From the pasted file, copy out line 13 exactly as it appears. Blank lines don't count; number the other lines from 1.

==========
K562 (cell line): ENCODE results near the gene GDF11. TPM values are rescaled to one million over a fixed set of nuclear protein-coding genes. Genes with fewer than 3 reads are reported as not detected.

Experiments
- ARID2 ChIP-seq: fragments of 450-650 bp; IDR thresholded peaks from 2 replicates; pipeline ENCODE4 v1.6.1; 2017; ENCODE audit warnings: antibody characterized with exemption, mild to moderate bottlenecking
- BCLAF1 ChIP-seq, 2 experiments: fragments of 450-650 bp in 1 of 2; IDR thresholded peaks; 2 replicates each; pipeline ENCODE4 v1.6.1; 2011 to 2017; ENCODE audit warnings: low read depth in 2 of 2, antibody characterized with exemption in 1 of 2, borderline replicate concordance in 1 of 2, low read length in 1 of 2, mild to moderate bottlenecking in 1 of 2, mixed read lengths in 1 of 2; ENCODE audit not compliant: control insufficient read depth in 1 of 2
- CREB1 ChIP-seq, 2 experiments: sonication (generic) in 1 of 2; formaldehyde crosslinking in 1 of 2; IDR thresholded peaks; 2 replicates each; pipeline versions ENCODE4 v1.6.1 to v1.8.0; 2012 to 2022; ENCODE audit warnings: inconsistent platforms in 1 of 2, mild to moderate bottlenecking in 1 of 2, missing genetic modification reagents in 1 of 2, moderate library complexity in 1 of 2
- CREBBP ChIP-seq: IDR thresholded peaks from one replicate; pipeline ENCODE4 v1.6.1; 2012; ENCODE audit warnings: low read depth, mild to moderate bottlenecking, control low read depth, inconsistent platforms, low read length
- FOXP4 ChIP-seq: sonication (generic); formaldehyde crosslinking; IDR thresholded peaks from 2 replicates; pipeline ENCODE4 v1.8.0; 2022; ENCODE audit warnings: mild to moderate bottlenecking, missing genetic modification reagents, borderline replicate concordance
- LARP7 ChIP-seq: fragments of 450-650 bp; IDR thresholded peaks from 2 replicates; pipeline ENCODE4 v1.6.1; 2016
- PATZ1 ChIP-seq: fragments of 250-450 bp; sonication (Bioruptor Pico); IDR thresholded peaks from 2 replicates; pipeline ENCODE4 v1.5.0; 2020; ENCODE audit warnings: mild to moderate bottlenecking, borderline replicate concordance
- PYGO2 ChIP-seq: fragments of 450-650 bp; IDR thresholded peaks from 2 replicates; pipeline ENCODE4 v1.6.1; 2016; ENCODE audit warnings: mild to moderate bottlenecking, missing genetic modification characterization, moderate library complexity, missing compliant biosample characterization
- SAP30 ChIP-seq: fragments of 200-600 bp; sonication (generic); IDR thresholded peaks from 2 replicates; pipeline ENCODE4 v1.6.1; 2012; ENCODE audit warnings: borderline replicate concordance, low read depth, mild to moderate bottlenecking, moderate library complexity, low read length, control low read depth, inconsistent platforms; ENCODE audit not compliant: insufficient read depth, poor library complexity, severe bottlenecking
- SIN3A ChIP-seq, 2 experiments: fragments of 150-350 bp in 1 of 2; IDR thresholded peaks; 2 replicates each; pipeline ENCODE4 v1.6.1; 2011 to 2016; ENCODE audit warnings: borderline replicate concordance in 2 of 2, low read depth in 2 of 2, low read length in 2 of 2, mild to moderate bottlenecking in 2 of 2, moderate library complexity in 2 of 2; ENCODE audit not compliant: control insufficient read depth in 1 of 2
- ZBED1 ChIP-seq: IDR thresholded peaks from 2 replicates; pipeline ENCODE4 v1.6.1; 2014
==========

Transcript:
- ZBED1 ChIP-seq: IDR thresholded peaks from 2 replicates; pipeline ENCODE4 v1.6.1; 2014